WHAT TWEAKS MY TOURB: The Seiko VK64 mechaquartz chronograph movementZach Blass
If you read my last What Tweaks My Tourb, then you know that making the most of a dial is very important to me. One off-putting detail can blemish the overall aesthetic, or even functionality, and give you a fully fledged case of “the ick”. Today, there are many intriguing affordable watches. But, to achieve a certain level of affordability, there are certain compromises that have to be made. To deliver a price approachable chronograph, one of these tactics is to use the Seiko VK64 mechaquartz chronograph movement.
To be abundantly clear, I have no qualms with the idea of a mechaquartz movement. It is actually a neat compromise. Using my Havana Salmon Furlan Marri as an example, when you look at the watch there are no immediate tells that it is not a mechanical watch – unless you are a particularly eagle-eyed watch nerd. With no running seconds register and deadbeat ticking that normally conveys quartz is involved, there is no conspicuous reminder the watch you are wearing is not fully mechanical. In fact, the chronograph, while running, performs mechanically – the central chronograph seconds hand sweeping and the elapsed minutes register tracking each minute. But there is one glaring detail that undoes the alluring spell.
What tweaks my tourb, at the end of the day, is the 24 hour register at 3′ that results from using the Seiko VK64 mechaquartz chronograph movement. No, it it is not a register that conveys elapsed hours up to 24 hours. What it does indicate is the current hour within a 24 hour scale. At best, it serves as day/night indicator. But this sort of complication is not really suited to a bi-compax chronograph. Chronographs are meant to record amounts of time, unlike a dual time or GMT where, perhaps, a day/night indication would serve more purpose.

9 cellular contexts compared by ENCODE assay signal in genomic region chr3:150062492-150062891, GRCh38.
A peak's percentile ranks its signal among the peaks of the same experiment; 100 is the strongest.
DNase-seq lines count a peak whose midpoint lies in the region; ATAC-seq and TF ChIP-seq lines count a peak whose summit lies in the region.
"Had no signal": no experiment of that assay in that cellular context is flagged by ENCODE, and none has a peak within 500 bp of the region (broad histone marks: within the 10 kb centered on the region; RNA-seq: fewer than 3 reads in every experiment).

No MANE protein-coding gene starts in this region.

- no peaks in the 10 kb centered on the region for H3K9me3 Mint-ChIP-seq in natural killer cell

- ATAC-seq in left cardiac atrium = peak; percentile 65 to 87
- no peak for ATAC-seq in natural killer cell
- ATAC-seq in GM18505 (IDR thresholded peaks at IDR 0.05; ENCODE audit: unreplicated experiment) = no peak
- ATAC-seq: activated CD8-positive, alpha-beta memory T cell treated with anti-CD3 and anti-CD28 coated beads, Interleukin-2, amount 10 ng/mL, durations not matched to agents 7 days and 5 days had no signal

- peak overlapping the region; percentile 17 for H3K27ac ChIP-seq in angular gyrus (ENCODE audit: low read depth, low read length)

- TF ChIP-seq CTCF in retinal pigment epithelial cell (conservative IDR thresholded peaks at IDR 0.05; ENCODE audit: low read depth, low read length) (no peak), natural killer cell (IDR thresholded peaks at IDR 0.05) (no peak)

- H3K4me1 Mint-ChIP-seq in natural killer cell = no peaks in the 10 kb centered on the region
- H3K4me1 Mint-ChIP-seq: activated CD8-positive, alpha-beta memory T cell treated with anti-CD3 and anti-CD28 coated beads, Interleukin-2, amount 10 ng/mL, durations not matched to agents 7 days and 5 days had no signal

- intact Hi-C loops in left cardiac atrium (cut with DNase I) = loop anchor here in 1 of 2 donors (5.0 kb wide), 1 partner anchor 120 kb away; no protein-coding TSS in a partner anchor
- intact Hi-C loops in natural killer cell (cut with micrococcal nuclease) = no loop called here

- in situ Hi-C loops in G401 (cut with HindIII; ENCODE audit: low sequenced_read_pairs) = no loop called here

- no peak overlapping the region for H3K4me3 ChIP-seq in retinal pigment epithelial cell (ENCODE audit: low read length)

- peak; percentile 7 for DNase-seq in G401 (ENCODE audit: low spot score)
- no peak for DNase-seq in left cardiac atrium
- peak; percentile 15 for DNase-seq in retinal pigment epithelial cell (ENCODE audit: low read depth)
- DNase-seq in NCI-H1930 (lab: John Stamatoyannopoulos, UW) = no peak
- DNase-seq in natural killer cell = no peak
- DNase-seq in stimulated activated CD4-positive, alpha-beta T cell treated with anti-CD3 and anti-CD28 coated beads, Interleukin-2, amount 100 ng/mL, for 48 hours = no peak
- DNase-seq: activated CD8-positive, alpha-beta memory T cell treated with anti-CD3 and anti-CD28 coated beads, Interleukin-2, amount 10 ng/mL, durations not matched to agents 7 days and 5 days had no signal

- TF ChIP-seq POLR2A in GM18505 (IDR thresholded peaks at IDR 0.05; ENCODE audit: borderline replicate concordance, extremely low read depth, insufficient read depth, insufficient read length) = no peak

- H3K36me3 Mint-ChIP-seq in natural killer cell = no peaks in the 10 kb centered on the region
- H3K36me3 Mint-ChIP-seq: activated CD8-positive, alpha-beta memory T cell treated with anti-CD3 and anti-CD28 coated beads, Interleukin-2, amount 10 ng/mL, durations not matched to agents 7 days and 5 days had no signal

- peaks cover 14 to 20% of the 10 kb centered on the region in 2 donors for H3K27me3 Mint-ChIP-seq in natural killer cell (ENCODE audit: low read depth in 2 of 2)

I feel its irrelevance is ultimately dead weight on the dial. If I want to know whether my current location is in the morning or evening hours, all I need to do is look up at the sky or look out a window. If the watch has a militaristic vibe, then I concede it is not completely out of place revealing the hour in a military time scale. But let’s get real, most of us are not looking for the hour to be displayed in a 24-hour context on a bi-compax chronograph.
My personal suggestion: I would much rather the indicator at 3 o’clock display the elapsed hours, up to 24 hours, then simply serve as a second hour hand on a 24-hour scale. I just feel it would be far more befitting of a bi-compax chronograph. The ultimate would be a sweeping running seconds register, but I recognise that would severely deplete the lifespan of the battery inside due to the energy it would require.
What do you guys think? Does this also bother you? Or am I being way too pernickety (again)? Let us know what tweaks your tourb, at info@timenandtidewatches.